Democratic presidential nominee Joe Biden's pick for his vice presidential running mate, Democratic California Senator Kamala Harris, was ranked as being more liberal than Democratic Vermont Senator Bernie Sanders, the congressperson often considered the furthest left within the Democratic caucus.
The government watchdog website GovTrack.us ranked all 100 U.S. Senators with an "ideology score" from 1.0 (most conservative) to 0.0 (most liberal). The score is based on each senator's legislative behavior: namely, how similar the pattern of bills and resolutions they co-sponsor are to other congress members.
"Members of Congress with similar political views will tend to cosponsor the same set of bills, or bills by the same set of authors, and inversely Members of Congress with different political views will tend to cosponsor different bills," the website explains.
GovTrack.us gave Sanders an ideology score of 0.02 and Harris a score of 0.00. together, they ranked as the most liberal members of the Senate. The website said Harris joined bipartisan bills the least often compared to Senate Democrats.
"Of the 471 bills that Harris cosponsored, 15 percent were introduced by a legislator who was not a Democrat," the website stated.
She may have scored as slightly more liberal than Sanders because one of her authored bills actually became a law whereas none of Sanders' have—it's actually rare for any bill to become a law, according to the website.
Newsweek contacted GovTrack.us for comment.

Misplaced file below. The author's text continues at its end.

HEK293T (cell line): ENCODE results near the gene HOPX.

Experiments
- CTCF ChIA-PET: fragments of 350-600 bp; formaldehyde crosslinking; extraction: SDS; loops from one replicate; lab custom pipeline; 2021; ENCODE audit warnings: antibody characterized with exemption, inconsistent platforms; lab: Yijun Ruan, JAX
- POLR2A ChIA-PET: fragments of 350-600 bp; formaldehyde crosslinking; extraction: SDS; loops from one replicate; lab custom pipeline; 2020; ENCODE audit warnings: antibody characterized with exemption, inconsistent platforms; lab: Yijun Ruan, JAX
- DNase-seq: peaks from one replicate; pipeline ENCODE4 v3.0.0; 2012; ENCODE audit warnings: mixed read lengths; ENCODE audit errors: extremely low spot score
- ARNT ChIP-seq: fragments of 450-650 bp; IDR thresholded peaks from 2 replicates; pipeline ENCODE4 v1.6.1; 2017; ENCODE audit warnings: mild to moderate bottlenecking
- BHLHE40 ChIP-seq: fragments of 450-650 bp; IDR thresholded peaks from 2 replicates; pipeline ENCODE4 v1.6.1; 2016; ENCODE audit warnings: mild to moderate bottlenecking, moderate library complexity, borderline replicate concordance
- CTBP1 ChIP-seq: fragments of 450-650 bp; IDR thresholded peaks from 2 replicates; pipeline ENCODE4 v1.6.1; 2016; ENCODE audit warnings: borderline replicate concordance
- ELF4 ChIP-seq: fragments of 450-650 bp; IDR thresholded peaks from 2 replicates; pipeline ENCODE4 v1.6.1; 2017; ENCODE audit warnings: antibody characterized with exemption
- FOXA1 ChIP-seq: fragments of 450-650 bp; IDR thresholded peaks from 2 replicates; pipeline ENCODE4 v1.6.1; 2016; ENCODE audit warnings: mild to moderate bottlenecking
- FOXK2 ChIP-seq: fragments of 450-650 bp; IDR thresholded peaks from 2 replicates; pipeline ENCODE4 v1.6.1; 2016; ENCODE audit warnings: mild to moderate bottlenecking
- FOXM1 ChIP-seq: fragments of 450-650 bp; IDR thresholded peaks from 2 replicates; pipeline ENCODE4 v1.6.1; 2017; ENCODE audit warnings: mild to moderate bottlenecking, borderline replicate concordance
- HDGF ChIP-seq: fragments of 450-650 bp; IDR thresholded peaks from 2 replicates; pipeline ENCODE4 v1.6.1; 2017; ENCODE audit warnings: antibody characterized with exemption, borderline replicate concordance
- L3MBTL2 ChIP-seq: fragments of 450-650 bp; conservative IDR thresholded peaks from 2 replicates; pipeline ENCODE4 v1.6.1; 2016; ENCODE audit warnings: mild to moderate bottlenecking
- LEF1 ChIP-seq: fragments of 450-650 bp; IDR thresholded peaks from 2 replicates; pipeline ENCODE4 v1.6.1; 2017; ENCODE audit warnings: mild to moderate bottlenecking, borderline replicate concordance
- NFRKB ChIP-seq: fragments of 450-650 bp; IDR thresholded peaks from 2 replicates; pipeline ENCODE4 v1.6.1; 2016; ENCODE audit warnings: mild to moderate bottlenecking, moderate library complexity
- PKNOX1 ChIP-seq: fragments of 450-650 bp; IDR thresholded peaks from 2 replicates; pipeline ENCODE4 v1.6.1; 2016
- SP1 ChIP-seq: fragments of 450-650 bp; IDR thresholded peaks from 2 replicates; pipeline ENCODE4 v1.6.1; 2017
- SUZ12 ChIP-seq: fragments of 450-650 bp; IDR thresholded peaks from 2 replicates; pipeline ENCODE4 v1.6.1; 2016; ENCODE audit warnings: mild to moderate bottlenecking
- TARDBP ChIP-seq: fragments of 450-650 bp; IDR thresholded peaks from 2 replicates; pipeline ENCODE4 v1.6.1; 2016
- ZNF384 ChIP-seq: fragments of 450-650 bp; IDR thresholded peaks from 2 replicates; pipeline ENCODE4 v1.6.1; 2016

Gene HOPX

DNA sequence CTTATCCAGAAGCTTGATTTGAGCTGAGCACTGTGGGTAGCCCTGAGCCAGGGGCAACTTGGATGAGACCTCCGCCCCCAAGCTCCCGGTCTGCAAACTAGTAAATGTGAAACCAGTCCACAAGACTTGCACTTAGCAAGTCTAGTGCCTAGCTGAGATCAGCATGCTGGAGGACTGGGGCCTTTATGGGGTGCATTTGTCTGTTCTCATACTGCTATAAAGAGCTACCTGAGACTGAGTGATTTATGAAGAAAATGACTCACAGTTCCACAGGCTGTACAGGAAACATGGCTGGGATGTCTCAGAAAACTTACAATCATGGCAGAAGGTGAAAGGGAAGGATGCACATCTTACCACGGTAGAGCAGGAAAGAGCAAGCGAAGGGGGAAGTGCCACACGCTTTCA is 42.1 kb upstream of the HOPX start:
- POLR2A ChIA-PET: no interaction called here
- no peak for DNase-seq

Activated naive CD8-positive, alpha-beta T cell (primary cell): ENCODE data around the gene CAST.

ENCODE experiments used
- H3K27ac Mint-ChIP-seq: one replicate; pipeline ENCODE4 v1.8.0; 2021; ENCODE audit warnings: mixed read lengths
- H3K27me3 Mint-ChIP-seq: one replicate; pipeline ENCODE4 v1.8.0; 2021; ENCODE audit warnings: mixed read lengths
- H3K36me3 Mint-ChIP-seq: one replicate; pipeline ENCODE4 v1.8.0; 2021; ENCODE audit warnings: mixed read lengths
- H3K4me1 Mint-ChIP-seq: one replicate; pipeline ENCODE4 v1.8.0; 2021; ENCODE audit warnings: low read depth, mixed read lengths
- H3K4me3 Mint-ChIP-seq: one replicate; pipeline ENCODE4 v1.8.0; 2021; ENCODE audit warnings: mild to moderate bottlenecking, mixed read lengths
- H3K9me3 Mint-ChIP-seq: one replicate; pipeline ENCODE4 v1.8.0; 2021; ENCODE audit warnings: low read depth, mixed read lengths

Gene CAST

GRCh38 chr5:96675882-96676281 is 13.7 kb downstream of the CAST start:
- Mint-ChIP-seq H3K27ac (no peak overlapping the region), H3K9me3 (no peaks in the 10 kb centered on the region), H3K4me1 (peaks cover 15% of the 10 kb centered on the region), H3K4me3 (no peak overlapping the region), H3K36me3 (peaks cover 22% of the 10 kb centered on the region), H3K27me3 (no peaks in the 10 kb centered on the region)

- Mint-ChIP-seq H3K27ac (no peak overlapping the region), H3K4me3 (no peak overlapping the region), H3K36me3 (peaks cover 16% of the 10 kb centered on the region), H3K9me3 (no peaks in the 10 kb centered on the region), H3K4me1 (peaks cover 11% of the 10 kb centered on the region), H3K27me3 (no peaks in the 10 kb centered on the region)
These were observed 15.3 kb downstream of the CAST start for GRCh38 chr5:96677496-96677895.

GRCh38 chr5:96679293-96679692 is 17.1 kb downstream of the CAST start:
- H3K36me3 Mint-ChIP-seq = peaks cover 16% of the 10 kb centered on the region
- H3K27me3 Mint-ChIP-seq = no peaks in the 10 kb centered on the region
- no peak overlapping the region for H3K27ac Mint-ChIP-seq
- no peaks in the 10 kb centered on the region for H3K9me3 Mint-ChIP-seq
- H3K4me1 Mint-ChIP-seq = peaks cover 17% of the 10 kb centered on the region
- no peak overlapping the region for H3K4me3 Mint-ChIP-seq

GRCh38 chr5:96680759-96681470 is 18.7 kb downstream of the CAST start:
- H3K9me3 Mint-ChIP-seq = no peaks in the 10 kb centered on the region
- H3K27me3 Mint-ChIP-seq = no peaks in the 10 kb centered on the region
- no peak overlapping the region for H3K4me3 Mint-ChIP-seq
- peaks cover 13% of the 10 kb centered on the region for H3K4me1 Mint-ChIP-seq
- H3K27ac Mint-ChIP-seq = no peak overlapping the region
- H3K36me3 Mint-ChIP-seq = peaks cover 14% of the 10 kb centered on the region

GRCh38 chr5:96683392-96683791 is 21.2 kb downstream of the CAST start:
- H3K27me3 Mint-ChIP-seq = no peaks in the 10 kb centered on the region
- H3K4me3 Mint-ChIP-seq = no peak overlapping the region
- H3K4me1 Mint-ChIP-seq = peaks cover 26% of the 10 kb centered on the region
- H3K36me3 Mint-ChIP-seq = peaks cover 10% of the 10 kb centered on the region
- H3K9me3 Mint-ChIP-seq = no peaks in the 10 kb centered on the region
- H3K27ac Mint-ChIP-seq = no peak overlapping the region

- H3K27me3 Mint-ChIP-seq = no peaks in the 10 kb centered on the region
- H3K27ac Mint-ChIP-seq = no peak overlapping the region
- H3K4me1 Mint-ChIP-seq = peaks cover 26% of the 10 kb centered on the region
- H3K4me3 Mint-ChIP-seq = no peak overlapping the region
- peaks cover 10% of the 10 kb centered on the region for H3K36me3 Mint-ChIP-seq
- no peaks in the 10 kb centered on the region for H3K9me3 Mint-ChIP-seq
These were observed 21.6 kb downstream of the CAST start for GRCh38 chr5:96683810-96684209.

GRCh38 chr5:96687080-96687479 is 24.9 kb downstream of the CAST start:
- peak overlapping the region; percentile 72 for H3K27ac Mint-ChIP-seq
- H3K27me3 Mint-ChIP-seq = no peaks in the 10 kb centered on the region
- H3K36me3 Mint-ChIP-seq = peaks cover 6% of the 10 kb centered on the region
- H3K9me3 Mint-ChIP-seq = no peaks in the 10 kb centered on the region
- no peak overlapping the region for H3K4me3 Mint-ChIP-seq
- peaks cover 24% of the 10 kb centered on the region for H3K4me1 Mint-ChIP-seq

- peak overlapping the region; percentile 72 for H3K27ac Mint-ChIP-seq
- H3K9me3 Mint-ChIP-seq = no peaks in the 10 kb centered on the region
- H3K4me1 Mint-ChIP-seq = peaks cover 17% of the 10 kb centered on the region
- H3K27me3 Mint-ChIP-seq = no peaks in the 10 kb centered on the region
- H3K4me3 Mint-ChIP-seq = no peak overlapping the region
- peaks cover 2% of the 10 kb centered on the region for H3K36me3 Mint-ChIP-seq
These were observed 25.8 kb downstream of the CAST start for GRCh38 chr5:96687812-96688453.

The close liberal rating of Harris and Sanders may not be altogether surprising considering that Harris co-sponsored Sanders' 2017 "Medicare for All" national healthcare plan, although Harris has since said that she differs from Sanders' healthcare plan in three key ways.
During her time as a Democratic presidential candidate, Harris' tax plan was modeled after Sanders' tax plan. Also, Harris and Sanders both recently supported giving all U.S. citizens $2,000 a month during the ongoing coronavirus epidemic.
"A higher or lower (ideology score) doesn't necessarily make a legislator any better or worse, or more or less effective, than other members of Congress," GovTrack.us explains.
"There are many important aspects of being a legislator besides what can be measured, such as constituent services and performing oversight of the executive branch, which aren't reflected [in our ideology scoring]," the website continues.
At Tuesday's daily coronavirus briefing Trump said, "[Harris is] also known, from what I understand, as being just about the most liberal person in the U.S. Senate. And I would have thought that Biden would have tried to stay away from that a little bit."
Trump then claimed that Harris and Biden are trying to protect "a large number of criminals" and "take away your Second Amendment," the right to own guns—both are part of his larger efforts to paint Biden and Harris as beholden to the so-called "radical left."